CareerBuilder Menu Search Search

Campaigning Your Career

Robert Half International

  • Email

With the 2008 presidential election drawing near, it's only natural for politics to be a topic of debate -- and for workers, this could be a good thing. The strategies that have allowed the most respected politicians to move ahead often mirror those needed to be effective in the business world.

No matter what your political views, you can learn a lot from past and present front-runners. Following are five lessons that can help you prevail in your career:

Surround yourself with greatness.
The best political leaders know they can't do their jobs alone. They depend on a trusted team of advisers and support staff to help them make smart decisions.

In a similar manner, the people you associate with at work have a significant impact on what you're able to accomplish. Developing relationships with your firm's leaders and top performers not only is highly motivating but also can help you develop key skills and learn strategies for success. Consider inviting a colleague you admire to lunch or coffee after work in order to pick the person's brain and begin building a connection.

Find your passion.
Politicians who are enthusiastic and committed to the issues that matter most to them are able to create positive change. They also are willing to take a stand on risky matters and challenge the status quo.

 Focusing on the aspects of your job that you are most passionate about can help you set long-term goals, outline a plan for continued career growth and overcome challenges that would otherwise derail your progress. For example, you may enjoy it most when you're able to take the lead on projects and, as a result, focus on pursuing a management position in the near future. A sense of passion can also help you build support for your cause. Your desire to move up the corporate ladder, for instance, may compel your manager to recommend a training course for improving your leadership skills.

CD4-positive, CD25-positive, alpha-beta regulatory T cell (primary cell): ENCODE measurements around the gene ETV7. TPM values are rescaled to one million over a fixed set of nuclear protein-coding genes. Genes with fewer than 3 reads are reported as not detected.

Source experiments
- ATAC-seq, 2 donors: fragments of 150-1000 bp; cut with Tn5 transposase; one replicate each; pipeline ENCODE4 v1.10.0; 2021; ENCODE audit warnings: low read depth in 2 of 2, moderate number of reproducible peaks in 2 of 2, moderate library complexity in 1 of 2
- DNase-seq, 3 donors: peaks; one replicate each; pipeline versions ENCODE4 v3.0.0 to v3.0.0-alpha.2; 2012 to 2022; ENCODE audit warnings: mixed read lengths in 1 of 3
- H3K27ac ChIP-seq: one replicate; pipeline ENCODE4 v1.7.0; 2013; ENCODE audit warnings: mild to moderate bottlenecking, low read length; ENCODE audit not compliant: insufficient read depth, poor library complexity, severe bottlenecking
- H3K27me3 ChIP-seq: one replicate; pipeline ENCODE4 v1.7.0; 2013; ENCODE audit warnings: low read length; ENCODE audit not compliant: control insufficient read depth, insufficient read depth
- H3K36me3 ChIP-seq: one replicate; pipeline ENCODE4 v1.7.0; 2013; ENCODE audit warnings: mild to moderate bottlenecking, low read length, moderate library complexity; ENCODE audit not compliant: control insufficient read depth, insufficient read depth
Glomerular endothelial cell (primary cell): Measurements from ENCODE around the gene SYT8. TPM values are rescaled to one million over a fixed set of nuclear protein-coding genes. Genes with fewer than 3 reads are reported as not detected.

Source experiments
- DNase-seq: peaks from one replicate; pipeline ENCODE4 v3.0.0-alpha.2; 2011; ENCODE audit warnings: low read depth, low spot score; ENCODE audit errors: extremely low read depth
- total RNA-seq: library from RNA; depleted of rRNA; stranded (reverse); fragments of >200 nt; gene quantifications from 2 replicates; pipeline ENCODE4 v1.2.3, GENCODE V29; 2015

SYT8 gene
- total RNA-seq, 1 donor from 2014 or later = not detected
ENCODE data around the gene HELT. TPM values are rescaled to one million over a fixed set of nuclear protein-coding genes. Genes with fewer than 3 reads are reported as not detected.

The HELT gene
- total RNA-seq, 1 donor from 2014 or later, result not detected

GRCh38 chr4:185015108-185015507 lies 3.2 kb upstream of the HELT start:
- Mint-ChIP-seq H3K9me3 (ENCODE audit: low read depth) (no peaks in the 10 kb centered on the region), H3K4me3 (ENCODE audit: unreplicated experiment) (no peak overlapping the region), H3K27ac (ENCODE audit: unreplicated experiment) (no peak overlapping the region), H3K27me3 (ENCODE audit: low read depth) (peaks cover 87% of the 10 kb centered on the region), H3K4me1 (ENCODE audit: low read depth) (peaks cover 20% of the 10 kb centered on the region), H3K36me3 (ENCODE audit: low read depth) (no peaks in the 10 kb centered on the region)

Be willing to bend.
Respected politicians also are masters at reaching agreement and understanding the need to make concessions. They ask difficult questions during negotiations, truly listen to the other side's perspective and are able to find common ground, allowing them to finalize deals that please all parties.

Knowing when and how to compromise is crucial for arriving at sound business decisions. Agreeing to take on a new project, but only if a tight deadline is extended by a few days, for example, may mean the difference between an important assignment being completed or not. As you negotiate, listen to the other person's side and look for ways to achieve mutual gain. But remember to stand your ground when necessary. You can be diplomatic and still assert yourself.

Research the issues. Those successful in public office don't just examine issues at face value -- they evaluate all the angles, including the broader impact of moving forward with an idea and how it will affect the community at large.

As you take on new projects, assume this same approach. Who will be affected by your work? How do your plans align with the long-term needs of the organization? Whose input should you solicit? What resources do you require? Keeping these concerns in mind -- and ensuring you have all the information you need before moving forward -- will increase your likelihood of success.

Build grass-roots support.
The campaign trail is a powerful avenue for political candidates to connect with community members, promote key messages and, ultimately, grow their coalitions.

Likewise, getting involved in community activities outside of the office can be a critical stepping-stone in your career. For instance, heading up a children's literacy program at your local library can reinforce your management skills, raise your visibility and expand your network. Local charities and professional associations often seek volunteers to lead committees, plan fundraising or membership drives, and orgnize events.

You don't have to run for public office to benefit from thinking like a politician. By emulating some of the actions of the public officials you admire, you can make yourself a strong candidate for plum assignments and future promotions.

Robert Half International is the world's first and largest specialized staffing firm with a global network of more than 360 offices throughout North America, South America, Europe and the Asia-Pacific region. For more information about our professional services, please visit

Last Updated: 09/07/2008 - 2:15 PM

Article Reprints
Permission must be obtained from to reprint any of its articles. Please send a request to